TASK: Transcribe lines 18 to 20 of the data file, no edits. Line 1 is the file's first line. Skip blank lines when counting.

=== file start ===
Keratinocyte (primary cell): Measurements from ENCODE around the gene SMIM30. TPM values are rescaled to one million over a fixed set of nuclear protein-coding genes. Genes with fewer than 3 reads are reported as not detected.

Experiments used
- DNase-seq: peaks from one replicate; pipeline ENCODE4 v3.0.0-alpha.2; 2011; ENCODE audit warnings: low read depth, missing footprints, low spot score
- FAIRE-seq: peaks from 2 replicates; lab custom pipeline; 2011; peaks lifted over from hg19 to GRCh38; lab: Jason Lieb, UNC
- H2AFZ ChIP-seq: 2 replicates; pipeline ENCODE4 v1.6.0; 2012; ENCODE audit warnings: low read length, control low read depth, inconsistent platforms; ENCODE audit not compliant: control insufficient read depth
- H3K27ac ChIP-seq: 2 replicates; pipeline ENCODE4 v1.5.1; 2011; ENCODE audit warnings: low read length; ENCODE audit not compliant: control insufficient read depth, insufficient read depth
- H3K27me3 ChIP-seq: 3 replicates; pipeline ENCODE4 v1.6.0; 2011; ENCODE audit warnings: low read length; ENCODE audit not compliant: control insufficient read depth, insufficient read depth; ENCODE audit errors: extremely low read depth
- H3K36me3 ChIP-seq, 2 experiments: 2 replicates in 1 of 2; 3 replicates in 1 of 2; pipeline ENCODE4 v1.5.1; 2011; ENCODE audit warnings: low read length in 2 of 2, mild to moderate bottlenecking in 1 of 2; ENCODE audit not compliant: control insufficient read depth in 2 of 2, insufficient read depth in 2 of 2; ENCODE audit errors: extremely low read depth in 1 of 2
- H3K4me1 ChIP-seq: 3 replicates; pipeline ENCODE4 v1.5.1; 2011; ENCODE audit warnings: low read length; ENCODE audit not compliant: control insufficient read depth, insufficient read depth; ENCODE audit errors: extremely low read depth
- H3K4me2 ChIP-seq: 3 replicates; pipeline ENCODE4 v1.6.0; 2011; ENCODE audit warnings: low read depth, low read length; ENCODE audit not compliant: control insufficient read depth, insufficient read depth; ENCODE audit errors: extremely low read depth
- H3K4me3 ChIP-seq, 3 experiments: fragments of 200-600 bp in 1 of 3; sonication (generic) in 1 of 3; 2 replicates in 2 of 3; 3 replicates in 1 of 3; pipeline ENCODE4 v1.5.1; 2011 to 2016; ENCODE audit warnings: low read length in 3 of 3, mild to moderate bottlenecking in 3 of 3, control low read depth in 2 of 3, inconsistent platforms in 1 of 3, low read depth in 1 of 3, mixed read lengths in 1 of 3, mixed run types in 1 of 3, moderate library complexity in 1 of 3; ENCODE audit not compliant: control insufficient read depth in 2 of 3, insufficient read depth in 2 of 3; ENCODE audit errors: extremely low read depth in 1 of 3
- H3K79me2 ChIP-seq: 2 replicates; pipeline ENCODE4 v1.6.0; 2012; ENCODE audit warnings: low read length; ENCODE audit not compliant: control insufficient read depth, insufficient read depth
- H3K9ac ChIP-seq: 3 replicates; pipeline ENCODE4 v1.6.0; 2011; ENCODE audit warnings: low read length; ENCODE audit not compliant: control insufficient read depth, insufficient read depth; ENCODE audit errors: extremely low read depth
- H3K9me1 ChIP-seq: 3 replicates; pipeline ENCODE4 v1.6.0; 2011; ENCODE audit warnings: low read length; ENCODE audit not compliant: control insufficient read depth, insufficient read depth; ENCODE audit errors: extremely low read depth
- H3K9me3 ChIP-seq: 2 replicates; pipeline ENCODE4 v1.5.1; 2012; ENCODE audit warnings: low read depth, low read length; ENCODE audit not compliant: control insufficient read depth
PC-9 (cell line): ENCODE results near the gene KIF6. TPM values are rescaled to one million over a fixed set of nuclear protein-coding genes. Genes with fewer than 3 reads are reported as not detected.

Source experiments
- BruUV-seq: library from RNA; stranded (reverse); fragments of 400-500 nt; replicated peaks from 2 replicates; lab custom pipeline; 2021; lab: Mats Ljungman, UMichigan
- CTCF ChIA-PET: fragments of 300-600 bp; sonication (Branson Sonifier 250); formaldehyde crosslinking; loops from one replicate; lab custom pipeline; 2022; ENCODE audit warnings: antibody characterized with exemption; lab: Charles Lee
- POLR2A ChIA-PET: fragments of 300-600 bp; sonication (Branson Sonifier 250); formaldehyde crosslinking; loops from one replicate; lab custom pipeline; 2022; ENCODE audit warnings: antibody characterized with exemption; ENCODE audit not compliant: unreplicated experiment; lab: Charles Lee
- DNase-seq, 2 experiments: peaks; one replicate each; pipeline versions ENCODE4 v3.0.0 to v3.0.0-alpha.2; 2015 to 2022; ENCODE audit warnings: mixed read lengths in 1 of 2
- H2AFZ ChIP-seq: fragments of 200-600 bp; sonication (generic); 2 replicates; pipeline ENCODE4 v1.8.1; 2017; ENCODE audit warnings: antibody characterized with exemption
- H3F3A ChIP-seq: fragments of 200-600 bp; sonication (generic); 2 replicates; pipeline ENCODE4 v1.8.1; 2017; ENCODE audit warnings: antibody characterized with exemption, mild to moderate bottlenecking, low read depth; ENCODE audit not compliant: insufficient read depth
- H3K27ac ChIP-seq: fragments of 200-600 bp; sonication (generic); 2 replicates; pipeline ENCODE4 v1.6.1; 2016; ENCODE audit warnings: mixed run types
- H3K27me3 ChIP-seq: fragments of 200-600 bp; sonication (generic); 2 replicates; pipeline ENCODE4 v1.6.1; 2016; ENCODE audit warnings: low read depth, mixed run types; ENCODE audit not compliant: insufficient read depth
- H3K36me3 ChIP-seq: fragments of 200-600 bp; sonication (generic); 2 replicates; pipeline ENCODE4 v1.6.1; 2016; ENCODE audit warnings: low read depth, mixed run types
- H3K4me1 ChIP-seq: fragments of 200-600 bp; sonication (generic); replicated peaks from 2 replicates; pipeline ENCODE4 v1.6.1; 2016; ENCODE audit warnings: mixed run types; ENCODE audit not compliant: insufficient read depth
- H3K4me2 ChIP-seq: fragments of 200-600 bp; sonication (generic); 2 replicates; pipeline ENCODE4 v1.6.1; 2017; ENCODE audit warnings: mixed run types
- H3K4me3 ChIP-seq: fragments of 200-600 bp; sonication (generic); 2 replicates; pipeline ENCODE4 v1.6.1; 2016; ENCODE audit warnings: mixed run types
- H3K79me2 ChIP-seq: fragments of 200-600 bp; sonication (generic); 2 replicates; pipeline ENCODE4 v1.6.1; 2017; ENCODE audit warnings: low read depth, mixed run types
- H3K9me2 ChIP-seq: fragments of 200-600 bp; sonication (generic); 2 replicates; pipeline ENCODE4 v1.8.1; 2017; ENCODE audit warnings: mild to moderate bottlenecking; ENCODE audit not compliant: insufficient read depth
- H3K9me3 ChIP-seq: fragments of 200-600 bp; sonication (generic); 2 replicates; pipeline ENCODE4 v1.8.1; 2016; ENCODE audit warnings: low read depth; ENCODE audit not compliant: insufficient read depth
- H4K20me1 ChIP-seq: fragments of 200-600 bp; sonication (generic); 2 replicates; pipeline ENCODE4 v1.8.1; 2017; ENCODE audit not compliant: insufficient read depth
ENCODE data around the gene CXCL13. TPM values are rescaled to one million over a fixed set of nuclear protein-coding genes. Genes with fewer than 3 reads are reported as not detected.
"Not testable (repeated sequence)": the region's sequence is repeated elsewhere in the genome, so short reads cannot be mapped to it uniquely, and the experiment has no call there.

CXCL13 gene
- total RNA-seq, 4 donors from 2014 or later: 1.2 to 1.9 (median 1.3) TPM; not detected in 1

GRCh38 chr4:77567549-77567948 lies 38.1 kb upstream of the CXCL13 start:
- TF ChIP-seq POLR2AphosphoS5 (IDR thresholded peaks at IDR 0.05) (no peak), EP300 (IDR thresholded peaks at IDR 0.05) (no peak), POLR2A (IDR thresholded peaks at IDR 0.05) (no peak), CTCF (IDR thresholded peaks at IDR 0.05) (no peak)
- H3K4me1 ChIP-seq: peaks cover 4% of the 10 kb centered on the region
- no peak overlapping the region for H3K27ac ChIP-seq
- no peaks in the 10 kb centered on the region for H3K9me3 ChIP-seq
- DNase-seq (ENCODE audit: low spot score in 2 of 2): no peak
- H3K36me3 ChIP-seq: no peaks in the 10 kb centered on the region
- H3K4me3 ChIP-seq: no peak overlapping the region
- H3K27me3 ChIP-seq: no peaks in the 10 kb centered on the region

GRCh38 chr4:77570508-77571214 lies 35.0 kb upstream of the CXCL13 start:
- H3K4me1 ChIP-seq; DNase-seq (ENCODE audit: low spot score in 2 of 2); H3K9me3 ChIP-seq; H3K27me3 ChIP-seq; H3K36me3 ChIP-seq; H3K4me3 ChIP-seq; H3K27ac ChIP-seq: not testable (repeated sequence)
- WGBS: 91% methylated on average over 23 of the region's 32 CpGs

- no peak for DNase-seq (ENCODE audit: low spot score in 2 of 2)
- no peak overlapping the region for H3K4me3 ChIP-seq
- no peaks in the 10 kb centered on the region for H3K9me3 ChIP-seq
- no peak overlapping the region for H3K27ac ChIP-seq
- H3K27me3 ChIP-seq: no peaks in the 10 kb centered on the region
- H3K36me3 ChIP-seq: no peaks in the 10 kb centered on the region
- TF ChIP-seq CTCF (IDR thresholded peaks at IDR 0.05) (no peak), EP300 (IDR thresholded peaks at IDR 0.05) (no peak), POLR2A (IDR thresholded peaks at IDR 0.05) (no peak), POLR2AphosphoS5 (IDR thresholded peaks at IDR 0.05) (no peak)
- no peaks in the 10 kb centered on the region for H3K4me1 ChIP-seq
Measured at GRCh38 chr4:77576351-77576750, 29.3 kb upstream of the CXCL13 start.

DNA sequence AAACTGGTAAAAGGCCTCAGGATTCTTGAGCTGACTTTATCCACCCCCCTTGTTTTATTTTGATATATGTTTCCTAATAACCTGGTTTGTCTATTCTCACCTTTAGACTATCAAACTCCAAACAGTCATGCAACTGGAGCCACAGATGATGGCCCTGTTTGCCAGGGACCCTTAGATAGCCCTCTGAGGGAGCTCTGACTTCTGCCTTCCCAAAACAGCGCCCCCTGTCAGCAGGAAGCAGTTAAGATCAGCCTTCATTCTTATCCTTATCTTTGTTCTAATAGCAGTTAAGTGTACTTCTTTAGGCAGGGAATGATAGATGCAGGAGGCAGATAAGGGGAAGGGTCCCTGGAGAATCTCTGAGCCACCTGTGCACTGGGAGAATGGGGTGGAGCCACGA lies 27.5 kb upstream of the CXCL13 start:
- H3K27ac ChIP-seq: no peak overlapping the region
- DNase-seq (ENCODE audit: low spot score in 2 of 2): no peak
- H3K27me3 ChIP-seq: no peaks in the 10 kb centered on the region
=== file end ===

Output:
- BruUV-seq: library from RNA; stranded (reverse); fragments of 400-500 nt; replicated peaks from 2 replicates; lab custom pipeline; 2021; lab: Mats Ljungman, UMichigan
- CTCF ChIA-PET: fragments of 300-600 bp; sonication (Branson Sonifier 250); formaldehyde crosslinking; loops from one replicate; lab custom pipeline; 2022; ENCODE audit warnings: antibody characterized with exemption; lab: Charles Lee
- POLR2A ChIA-PET: fragments of 300-600 bp; sonication (Branson Sonifier 250); formaldehyde crosslinking; loops from one replicate; lab custom pipeline; 2022; ENCODE audit warnings: antibody characterized with exemption; ENCODE audit not compliant: unreplicated experiment; lab: Charles Lee